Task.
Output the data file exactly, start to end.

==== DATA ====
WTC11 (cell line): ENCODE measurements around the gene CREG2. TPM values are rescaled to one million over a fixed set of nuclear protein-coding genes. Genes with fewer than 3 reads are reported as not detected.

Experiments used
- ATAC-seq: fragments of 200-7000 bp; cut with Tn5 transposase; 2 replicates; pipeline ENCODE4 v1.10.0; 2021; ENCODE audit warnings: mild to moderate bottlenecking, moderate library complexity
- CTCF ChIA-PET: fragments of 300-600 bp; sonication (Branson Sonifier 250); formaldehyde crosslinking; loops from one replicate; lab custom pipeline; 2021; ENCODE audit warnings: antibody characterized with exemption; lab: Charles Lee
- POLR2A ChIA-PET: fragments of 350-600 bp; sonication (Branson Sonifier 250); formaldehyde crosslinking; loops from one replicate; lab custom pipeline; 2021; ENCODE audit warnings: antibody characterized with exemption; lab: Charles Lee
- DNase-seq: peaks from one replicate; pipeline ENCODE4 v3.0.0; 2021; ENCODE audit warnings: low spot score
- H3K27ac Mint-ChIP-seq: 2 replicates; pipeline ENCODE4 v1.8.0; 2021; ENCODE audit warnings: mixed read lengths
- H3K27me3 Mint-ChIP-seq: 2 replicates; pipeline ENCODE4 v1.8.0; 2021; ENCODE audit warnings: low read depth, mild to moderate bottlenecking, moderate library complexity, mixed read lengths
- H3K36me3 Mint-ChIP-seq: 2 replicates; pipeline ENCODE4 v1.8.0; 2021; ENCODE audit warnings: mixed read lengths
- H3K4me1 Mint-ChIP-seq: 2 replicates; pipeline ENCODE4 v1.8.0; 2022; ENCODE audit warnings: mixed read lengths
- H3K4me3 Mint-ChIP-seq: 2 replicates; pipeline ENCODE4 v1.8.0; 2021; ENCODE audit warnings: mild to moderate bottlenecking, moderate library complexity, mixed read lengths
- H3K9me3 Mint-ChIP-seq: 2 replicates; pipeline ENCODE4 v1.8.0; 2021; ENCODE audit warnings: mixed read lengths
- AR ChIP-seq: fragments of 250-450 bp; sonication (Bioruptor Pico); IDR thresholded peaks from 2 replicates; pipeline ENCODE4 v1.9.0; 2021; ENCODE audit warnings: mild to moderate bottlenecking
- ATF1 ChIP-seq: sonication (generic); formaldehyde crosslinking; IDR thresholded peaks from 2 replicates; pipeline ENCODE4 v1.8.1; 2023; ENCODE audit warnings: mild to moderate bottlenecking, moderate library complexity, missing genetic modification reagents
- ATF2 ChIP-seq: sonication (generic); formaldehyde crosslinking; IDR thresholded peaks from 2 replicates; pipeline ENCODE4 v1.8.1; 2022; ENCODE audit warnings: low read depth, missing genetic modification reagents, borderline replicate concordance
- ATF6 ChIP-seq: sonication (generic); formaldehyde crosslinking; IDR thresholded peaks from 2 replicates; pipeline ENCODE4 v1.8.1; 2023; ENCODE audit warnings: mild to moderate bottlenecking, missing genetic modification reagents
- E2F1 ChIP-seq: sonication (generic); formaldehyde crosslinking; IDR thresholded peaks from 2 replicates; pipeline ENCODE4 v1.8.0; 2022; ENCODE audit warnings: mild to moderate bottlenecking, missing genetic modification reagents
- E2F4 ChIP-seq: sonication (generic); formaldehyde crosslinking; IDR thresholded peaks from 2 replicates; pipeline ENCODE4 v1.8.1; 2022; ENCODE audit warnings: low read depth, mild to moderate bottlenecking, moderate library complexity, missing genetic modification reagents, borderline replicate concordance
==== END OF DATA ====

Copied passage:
WTC11 (cell line): ENCODE measurements around the gene CREG2. TPM values are rescaled to one million over a fixed set of nuclear protein-coding genes. Genes with fewer than 3 reads are reported as not detected.

Experiments used
- ATAC-seq: fragments of 200-7000 bp; cut with Tn5 transposase; 2 replicates; pipeline ENCODE4 v1.10.0; 2021; ENCODE audit warnings: mild to moderate bottlenecking, moderate library complexity
- CTCF ChIA-PET: fragments of 300-600 bp; sonication (Branson Sonifier 250); formaldehyde crosslinking; loops from one replicate; lab custom pipeline; 2021; ENCODE audit warnings: antibody characterized with exemption; lab: Charles Lee
- POLR2A ChIA-PET: fragments of 350-600 bp; sonication (Branson Sonifier 250); formaldehyde crosslinking; loops from one replicate; lab custom pipeline; 2021; ENCODE audit warnings: antibody characterized with exemption; lab: Charles Lee
- DNase-seq: peaks from one replicate; pipeline ENCODE4 v3.0.0; 2021; ENCODE audit warnings: low spot score
- H3K27ac Mint-ChIP-seq: 2 replicates; pipeline ENCODE4 v1.8.0; 2021; ENCODE audit warnings: mixed read lengths
- H3K27me3 Mint-ChIP-seq: 2 replicates; pipeline ENCODE4 v1.8.0; 2021; ENCODE audit warnings: low read depth, mild to moderate bottlenecking, moderate library complexity, mixed read lengths
- H3K36me3 Mint-ChIP-seq: 2 replicates; pipeline ENCODE4 v1.8.0; 2021; ENCODE audit warnings: mixed read lengths
- H3K4me1 Mint-ChIP-seq: 2 replicates; pipeline ENCODE4 v1.8.0; 2022; ENCODE audit warnings: mixed read lengths
- H3K4me3 Mint-ChIP-seq: 2 replicates; pipeline ENCODE4 v1.8.0; 2021; ENCODE audit warnings: mild to moderate bottlenecking, moderate library complexity, mixed read lengths
- H3K9me3 Mint-ChIP-seq: 2 replicates; pipeline ENCODE4 v1.8.0; 2021; ENCODE audit warnings: mixed read lengths
- AR ChIP-seq: fragments of 250-450 bp; sonication (Bioruptor Pico); IDR thresholded peaks from 2 replicates; pipeline ENCODE4 v1.9.0; 2021; ENCODE audit warnings: mild to moderate bottlenecking
- ATF1 ChIP-seq: sonication (generic); formaldehyde crosslinking; IDR thresholded peaks from 2 replicates; pipeline ENCODE4 v1.8.1; 2023; ENCODE audit warnings: mild to moderate bottlenecking, moderate library complexity, missing genetic modification reagents
- ATF2 ChIP-seq: sonication (generic); formaldehyde crosslinking; IDR thresholded peaks from 2 replicates; pipeline ENCODE4 v1.8.1; 2022; ENCODE audit warnings: low read depth, missing genetic modification reagents, borderline replicate concordance
- ATF6 ChIP-seq: sonication (generic); formaldehyde crosslinking; IDR thresholded peaks from 2 replicates; pipeline ENCODE4 v1.8.1; 2023; ENCODE audit warnings: mild to moderate bottlenecking, missing genetic modification reagents
- E2F1 ChIP-seq: sonication (generic); formaldehyde crosslinking; IDR thresholded peaks from 2 replicates; pipeline ENCODE4 v1.8.0; 2022; ENCODE audit warnings: mild to moderate bottlenecking, missing genetic modification reagents
- E2F4 ChIP-seq: sonication (generic); formaldehyde crosslinking; IDR thresholded peaks from 2 replicates; pipeline ENCODE4 v1.8.1; 2022; ENCODE audit warnings: low read depth, mild to moderate bottlenecking, moderate library complexity, missing genetic modification reagents, borderline replicate concordance